Friday, 9 June 2017

Forty Hall


Thursday 8 June 2017

Compared to last week, the signage was much more efficient, and both Overground and bus staff knew our destination and could direct us. But the journey was far from perfect.  It took us three hours to get to Forty Hall, thus breaking the 'Andrew Rule' which states that one should spend as long in the place as the journey time. At Seven Sisters, where you change from the Victoria Line to the ex C2C Overground which takes you to Enfield Town once every half hour, the offer was 'White Hart Lane', with no clear promise of Enfield Town until you reached the platform.
It is a relief to be able to say that it was totally worth it.  Forty Hall was rescued in 2010-2012 by the Heritage Lottery Fund and Enfield Council, and the building has been restored to a high standard, with ongoing interpretation and furnishing work to ensure repeat visits.

It's one of the houses built by ex-Lord Mayors of London, in this case Sir Nicholas Rainton.  He chose this country area as it was as far as you could get from London in a day without changing horses (ie not much slower than our journey...) We learned this and many other interesting facts from the signage and recorded conversations with Sir Nicholas. He was a member of the Haberdashers' Company, and grew wealthy trading in fine textiles. In 1640, he had a spat with Charles I who put him in the Tower when he refused to divulge the names of other rich men who might 'lend' the beleaguered King large sums of money. Quite astute, given the outcome of the Civil War.

Since he had no children, the Hall passed to other families, and the renovation has involved removing quite a lot of derelict or Victorian stuff, and replacing it with convincing synthetic materials to show how it would have looked.  On the other hand, the main staircase is of fine oak.

We passed into the dining room, with a handsome plaster ceiling and also with replica food, including a splendid pie with a lid and some marzipan playing cards, apparently a conceit for dinner parties in the seventeenth century,  Linda, who likes marzipan, got a gleam in her eye at this.

We were impressed with the trust that the hall places in its visitors, as few of these things were nailed down or fenced off, the exception being in the upstairs great Chamber, where you need a member of staff with you.  This is because they have on loan from Tate a fine picture of the Carpenters' Room at Forty Hall in the 17th century, and the terms of the loan require supervision of visitors.  But a charming person came and told us all about it while we admired the room.

On the landing, there were some fairly late stained glass windows, dating from the period when the Carrington-Bowles family owned this place. Their canting (punning) coat of arms has a bee and three owls.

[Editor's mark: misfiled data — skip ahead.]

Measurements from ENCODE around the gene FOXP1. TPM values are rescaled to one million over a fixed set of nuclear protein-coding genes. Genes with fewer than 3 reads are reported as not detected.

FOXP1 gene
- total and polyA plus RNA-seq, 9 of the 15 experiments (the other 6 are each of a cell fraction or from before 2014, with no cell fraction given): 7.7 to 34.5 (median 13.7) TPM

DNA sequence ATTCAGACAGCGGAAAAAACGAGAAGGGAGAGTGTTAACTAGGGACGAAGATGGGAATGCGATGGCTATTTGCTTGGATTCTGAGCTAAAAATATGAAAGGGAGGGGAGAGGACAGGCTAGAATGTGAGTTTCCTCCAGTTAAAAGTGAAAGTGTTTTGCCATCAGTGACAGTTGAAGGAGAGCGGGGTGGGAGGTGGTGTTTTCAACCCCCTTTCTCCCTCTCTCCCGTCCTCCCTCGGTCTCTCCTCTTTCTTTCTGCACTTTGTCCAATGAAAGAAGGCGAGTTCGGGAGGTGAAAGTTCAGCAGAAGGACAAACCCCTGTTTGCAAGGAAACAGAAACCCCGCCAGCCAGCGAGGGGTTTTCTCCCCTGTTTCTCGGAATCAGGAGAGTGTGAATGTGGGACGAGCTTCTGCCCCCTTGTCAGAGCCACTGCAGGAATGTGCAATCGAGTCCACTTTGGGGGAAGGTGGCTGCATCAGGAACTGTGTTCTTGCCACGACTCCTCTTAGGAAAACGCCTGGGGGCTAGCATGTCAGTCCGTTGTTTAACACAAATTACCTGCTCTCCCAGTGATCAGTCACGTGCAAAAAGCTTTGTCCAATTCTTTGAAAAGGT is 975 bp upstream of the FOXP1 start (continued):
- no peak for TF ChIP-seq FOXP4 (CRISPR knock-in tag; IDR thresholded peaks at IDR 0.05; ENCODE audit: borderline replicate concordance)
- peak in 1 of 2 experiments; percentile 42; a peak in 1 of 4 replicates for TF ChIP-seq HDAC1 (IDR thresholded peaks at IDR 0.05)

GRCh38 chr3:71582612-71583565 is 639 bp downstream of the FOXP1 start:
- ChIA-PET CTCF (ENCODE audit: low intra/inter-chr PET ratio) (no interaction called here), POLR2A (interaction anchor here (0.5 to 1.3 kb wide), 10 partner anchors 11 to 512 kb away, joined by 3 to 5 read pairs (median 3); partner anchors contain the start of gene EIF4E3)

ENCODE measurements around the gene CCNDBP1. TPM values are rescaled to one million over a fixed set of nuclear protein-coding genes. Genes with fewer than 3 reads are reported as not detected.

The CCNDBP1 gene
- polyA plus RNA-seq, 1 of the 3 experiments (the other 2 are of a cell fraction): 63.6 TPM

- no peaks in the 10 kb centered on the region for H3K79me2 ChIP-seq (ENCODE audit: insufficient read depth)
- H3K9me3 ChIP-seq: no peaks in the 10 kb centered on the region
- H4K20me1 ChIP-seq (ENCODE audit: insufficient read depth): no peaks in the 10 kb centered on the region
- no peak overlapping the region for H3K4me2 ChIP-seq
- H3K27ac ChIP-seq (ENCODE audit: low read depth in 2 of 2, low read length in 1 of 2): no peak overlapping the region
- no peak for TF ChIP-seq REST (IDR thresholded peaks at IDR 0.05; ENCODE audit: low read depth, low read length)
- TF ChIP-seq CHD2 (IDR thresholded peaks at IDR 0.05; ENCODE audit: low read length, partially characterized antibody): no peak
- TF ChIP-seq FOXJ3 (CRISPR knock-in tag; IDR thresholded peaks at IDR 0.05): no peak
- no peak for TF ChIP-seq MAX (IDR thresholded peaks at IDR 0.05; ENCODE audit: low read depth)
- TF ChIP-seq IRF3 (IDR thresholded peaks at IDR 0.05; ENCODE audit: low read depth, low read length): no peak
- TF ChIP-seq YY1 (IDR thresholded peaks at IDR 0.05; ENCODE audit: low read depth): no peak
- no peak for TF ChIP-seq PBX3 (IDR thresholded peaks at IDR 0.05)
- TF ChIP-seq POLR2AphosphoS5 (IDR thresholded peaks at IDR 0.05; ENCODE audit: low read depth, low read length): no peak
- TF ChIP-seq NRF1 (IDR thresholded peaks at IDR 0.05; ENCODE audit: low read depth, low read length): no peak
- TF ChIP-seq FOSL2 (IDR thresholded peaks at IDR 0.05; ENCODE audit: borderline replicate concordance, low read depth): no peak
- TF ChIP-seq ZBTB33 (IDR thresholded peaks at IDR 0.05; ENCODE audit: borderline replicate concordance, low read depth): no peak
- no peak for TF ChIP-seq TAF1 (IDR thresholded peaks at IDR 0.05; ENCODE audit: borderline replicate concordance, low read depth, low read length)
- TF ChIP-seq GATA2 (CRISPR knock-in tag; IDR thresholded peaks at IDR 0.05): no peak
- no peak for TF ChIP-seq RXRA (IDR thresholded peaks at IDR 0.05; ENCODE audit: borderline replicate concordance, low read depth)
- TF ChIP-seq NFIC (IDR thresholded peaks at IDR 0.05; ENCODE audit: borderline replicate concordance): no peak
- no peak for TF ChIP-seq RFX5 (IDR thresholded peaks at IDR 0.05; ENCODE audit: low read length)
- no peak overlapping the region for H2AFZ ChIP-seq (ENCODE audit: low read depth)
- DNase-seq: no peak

The original design of the house, typical for its period, was to have a circular route on each floor through the various rooms around the central staircase, but later families, keen on privacy, had split some of the spaces, making it necessary to try every door in order to see everything.

Upstairs rooms are furnished in various styles and eventually there will be a room for each of the families and periods of the house's history.

Sir Nicholas Rainton's bedchamber contained not just a close-stool, but also details of his will. And then we came to a Bowles room, with a gramophone and other 50s furnishings. We had passed one dressing up box in the ground floor, and now found a much more exciting one, with opportunities to dress as symbols of the wealth and power of the city.

In several rooms there were board games of the periods of the house available to play, and on the upper landing we were pleased to see a window depicting the ornamental hermit so essential for a proper estate!

The top floor has information about the renovation of the Hall, as well as fine views of the 'countryside' that Sir Nicholas valued.

We went down the servants' stairs to reach the kitchen, which again had replica food to enhance the atmosphere


We had wondered why there were pictures of Elizabeth I around the place, but this was clearly explained.  This is the site of Elsyng Palace, built by Henry VIII and home to the children of his fractured domestic life.  No visible sign of the Palace remains, but a great deal of archeological work has been done to show where it was and what it was like.

We also looked at the spaces which are available to hire, which seemed to be in former barns and stables, before heading out to walk round the water and get some final views of this handsome house.

 Well worth a visit, was our opinion, though perhaps a car might be an advantage given its location.

1 comment:

  1. This has been on my wish to visit list for ages. A daunting journey given I'm in South London, but your post has convinced me to make the effort. I love your blog by the way it's always an inspiration to see where you are off to next!